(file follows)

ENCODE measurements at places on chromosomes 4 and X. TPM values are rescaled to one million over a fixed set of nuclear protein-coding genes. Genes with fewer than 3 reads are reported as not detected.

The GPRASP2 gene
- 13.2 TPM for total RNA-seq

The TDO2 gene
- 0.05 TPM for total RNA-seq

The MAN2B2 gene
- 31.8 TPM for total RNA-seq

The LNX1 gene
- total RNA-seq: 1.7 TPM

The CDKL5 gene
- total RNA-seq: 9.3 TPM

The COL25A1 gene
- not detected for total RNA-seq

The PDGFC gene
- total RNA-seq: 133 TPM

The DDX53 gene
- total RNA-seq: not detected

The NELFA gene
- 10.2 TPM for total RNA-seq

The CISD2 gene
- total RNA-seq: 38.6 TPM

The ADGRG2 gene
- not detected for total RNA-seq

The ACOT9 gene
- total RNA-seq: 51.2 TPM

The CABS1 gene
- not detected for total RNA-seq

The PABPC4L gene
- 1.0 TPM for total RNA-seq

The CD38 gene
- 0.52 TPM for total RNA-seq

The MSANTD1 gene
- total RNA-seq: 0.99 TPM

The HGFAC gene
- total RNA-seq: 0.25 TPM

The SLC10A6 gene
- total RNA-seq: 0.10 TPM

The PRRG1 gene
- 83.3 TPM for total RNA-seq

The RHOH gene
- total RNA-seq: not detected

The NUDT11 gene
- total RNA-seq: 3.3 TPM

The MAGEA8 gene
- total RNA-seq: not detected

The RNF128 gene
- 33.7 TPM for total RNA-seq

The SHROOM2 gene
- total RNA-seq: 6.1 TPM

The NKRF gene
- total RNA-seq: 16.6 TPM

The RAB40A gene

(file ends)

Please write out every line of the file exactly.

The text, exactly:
ENCODE measurements at places on chromosomes 4 and X. TPM values are rescaled to one million over a fixed set of nuclear protein-coding genes. Genes with fewer than 3 reads are reported as not detected.

The GPRASP2 gene
- 13.2 TPM for total RNA-seq

The TDO2 gene
- 0.05 TPM for total RNA-seq

The MAN2B2 gene
- 31.8 TPM for total RNA-seq

The LNX1 gene
- total RNA-seq: 1.7 TPM

The CDKL5 gene
- total RNA-seq: 9.3 TPM

The COL25A1 gene
- not detected for total RNA-seq

The PDGFC gene
- total RNA-seq: 133 TPM

The DDX53 gene
- total RNA-seq: not detected

The NELFA gene
- 10.2 TPM for total RNA-seq

The CISD2 gene
- total RNA-seq: 38.6 TPM

The ADGRG2 gene
- not detected for total RNA-seq

The ACOT9 gene
- total RNA-seq: 51.2 TPM

The CABS1 gene
- not detected for total RNA-seq

The PABPC4L gene
- 1.0 TPM for total RNA-seq

The CD38 gene
- 0.52 TPM for total RNA-seq

The MSANTD1 gene
- total RNA-seq: 0.99 TPM

The HGFAC gene
- total RNA-seq: 0.25 TPM

The SLC10A6 gene
- total RNA-seq: 0.10 TPM

The PRRG1 gene
- 83.3 TPM for total RNA-seq

The RHOH gene
- total RNA-seq: not detected

The NUDT11 gene
- total RNA-seq: 3.3 TPM

The MAGEA8 gene
- total RNA-seq: not detected

The RNF128 gene
- 33.7 TPM for total RNA-seq

The SHROOM2 gene
- total RNA-seq: 6.1 TPM

The NKRF gene
- total RNA-seq: 16.6 TPM

The RAB40A gene